““I used to be afraid of failing at something that really mattered to me, but now I’m more afraid of succeeding at things that don’t matter.”
― Bob Goff, Love Does: Discover a Secretly Incredible Life in an Ordinary World
For most of my adult life, I have aspired to be a good time manager. I am good at estimating how long it will take to do something, and, with a little planning, I can get a lot of things done in the time span of a day. I try not to ever feel like I’m “running late” or “wasting time” because one of my chief aims is to make the most of every day. If time is really like a river and we don’t ever get the time back, I assumed I should make every moment count and accomplish as much as I can every day. This has been my philosophy for most of the years that I have been a grown up. Most people would probably not see me as a poor manager of time. And, that is good, because for most of my life that has been one of my highest aspirations.
Recently, I was introduced online to a pastor starting a new church. Someone thought we might have some things in common. He and his wife were about to have their first church service and he was busy with the preparations. I couldn’t go to the first service, so I reached out to him about a week later. Already, after just a week of operation, this young pastor is already so busy, that he can’t seem to make time to see me. Years ago, I would have been hurt, but I think I understand now. The problem he has is that either he has packed his schedule full of “good” things to do so that he feels useful and necessary and productive or he is a poor time manager and situations and struggles are controlling him. It’s the tyranny of the urgent and balance of our ego that flings us into these epic battles.
The first half of my life was dominated by my ego. It’s not necessarily a bad thing. I had a certain amount of need to establish my career and identity and I longed to provide for my family. Sounds pretty good, right? During this part of my life, I tried to “invest” time in value added activities. Just like I sought to invest my money into companies that pay dividends, I tried to invest my time in the most productive activities that would form the “container” of my life as described by Richard Rohr.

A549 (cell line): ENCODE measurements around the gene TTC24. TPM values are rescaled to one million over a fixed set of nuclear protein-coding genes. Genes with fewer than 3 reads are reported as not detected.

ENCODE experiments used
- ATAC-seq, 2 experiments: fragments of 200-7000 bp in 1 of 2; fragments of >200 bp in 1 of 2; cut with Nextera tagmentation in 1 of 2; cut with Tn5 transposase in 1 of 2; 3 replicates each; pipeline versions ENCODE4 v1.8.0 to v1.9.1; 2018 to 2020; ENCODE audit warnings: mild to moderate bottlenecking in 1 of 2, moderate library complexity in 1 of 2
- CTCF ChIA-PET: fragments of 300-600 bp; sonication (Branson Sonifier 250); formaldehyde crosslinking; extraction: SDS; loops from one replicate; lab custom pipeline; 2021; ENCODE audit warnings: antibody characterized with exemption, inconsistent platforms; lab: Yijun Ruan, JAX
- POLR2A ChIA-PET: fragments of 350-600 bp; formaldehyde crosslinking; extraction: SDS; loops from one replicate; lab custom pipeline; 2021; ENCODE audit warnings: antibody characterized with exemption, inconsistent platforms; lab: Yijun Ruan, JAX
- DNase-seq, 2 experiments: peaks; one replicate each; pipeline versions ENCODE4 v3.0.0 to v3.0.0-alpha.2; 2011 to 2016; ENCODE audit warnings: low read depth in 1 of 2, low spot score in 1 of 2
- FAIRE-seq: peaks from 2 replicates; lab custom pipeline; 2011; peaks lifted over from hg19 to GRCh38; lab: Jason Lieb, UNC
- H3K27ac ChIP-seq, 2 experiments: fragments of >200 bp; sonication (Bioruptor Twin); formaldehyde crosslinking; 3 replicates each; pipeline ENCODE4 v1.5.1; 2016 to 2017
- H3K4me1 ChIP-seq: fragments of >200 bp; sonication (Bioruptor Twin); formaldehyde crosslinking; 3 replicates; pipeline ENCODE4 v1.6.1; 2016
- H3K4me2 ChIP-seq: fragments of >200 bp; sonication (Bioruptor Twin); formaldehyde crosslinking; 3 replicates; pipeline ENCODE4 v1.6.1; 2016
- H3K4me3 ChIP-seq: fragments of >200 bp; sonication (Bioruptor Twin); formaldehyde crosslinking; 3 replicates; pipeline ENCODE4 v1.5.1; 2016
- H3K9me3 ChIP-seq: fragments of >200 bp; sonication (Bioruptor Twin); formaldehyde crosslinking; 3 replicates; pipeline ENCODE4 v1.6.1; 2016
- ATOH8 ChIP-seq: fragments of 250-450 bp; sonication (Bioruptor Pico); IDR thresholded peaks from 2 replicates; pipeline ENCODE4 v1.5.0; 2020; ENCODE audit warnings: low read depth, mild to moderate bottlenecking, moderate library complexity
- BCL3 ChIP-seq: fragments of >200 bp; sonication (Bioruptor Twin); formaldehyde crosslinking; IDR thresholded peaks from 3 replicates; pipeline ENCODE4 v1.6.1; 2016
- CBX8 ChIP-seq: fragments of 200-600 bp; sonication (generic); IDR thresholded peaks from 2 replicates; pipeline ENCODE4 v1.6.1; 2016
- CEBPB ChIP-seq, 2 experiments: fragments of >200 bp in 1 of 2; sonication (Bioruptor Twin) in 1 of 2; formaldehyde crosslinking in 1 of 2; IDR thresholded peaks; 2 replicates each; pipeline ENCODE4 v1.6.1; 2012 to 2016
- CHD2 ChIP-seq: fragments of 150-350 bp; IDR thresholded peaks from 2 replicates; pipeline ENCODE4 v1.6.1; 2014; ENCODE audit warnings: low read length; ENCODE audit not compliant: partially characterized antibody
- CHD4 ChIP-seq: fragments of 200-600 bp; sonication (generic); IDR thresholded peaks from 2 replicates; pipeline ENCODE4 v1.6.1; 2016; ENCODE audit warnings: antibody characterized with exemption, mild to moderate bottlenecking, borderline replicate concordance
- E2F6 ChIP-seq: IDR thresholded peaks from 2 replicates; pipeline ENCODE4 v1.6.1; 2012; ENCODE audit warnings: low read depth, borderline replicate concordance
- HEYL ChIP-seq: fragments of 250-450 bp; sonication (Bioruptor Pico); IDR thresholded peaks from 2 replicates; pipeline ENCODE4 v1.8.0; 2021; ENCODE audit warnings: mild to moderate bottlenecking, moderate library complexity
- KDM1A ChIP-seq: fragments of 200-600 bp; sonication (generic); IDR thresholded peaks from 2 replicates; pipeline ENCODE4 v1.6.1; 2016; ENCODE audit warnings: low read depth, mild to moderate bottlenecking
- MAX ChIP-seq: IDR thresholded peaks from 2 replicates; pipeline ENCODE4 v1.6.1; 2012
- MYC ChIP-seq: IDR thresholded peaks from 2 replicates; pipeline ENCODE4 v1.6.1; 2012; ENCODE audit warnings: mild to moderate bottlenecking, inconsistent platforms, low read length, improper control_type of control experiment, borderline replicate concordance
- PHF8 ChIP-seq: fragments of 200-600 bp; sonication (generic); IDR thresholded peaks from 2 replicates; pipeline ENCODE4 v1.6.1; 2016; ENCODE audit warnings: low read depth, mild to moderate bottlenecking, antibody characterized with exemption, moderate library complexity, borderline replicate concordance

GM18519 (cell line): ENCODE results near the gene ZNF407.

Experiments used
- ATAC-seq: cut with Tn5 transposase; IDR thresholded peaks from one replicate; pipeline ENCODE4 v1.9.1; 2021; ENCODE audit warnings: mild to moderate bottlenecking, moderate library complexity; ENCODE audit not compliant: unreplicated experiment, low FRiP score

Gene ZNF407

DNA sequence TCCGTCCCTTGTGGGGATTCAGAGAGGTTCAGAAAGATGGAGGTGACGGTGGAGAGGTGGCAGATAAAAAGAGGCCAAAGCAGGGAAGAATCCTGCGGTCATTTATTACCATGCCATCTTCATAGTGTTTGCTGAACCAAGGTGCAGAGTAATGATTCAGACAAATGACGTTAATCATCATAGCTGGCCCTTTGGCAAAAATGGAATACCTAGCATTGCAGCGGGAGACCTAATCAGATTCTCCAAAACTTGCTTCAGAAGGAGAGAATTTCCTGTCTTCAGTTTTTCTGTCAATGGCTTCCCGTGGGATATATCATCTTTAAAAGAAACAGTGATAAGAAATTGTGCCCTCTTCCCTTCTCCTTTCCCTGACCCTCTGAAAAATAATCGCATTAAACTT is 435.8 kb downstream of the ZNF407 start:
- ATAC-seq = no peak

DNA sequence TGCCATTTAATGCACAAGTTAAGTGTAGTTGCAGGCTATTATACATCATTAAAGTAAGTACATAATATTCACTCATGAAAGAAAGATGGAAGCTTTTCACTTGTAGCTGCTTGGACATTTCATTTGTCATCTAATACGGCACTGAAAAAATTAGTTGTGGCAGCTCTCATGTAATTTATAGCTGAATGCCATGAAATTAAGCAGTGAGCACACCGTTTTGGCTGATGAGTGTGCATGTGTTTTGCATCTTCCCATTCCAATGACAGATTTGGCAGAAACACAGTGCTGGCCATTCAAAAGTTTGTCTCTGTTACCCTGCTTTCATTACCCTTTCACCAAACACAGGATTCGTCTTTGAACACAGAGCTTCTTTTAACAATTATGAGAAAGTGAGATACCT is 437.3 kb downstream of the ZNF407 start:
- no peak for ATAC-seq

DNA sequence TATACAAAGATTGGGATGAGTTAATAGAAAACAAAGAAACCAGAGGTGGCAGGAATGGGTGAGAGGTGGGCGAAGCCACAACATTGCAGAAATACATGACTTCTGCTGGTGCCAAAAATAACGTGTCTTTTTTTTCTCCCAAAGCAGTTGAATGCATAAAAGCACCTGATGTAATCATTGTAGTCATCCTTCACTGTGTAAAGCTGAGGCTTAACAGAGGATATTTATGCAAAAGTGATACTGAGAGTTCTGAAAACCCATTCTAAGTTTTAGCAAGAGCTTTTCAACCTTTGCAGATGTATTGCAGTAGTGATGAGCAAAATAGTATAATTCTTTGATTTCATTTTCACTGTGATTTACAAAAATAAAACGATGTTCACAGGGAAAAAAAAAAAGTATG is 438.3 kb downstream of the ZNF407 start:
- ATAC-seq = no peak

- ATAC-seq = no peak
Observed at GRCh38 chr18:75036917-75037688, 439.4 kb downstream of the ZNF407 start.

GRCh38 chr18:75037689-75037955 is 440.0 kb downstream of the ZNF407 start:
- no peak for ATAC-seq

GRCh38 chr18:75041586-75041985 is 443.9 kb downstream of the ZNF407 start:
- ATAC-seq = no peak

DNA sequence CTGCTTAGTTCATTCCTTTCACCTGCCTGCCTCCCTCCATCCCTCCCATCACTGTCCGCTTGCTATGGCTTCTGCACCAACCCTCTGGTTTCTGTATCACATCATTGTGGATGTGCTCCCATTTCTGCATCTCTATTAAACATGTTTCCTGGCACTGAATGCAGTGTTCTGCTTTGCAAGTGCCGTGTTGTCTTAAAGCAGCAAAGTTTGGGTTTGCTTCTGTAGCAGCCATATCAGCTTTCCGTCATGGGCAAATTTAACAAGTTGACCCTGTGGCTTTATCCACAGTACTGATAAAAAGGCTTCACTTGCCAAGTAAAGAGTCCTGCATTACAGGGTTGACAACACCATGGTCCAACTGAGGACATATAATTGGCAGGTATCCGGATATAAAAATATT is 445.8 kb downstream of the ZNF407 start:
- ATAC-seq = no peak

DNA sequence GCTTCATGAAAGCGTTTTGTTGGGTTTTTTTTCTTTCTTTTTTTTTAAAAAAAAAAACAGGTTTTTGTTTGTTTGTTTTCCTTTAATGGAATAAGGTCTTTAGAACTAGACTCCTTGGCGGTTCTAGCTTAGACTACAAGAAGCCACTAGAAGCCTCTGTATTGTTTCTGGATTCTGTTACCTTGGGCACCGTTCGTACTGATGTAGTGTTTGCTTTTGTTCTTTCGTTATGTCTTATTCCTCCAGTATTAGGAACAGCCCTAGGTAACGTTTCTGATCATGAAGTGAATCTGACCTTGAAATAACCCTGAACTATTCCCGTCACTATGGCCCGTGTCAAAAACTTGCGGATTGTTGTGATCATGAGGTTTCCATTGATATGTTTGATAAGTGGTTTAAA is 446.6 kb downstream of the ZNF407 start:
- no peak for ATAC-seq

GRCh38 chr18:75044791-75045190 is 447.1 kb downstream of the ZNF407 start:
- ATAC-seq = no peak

Thus, the first part of the spiritual journey is about externals, formulas, superficial emotions, flags and badges, correct rituals, Bible quotes, and special clothing, all of which largely substitute for an actual spiritual journey (see Matthew 23:13-32). Yet they are all used and needed to create the container. Richard Rohr
In His book, Falling Upward, Richard Rohr talks about a second half of life where it is possible to live different and pursue different goals. I feel like I began my second half of life after my deconstruction. Since that time, situations like the Tea Shop have taught me to think differently about a number of things, including how I think about time. Is time really a river that is flowing by—do I have to spend the moments as quickly and efficiently as possible? Or is it like a wallet of minutes and hours that I must spend each day—Is it an investment portfolio that I shuffle each day, hoping for the greatest return? Or is it something I should think less logically about and just let it pass through my hands as I enjoy the journey? Those are just some of the questions and assumptions that philosophers and poets and prophets have wrestled with throughout time.
Thousands of years ago, the writer of Proverbs in the Bible gave several ideas about time that somewhat relate to this point and, believe it or not, contradict each other. It’s not a new struggle. As I grow old and hopefully mature, I am starting to discover something better than time management. I am learning that there are segments of time which do more for me than just helping me make more money or improving my reputation or whatever metric makes the most sense to me today. I would call them life-changing moments. An example would be the birth of my children. The first one was 14 hours—not very efficient—but, a life-altering moment indeed. The Tea Shop turned out to be one of those moments.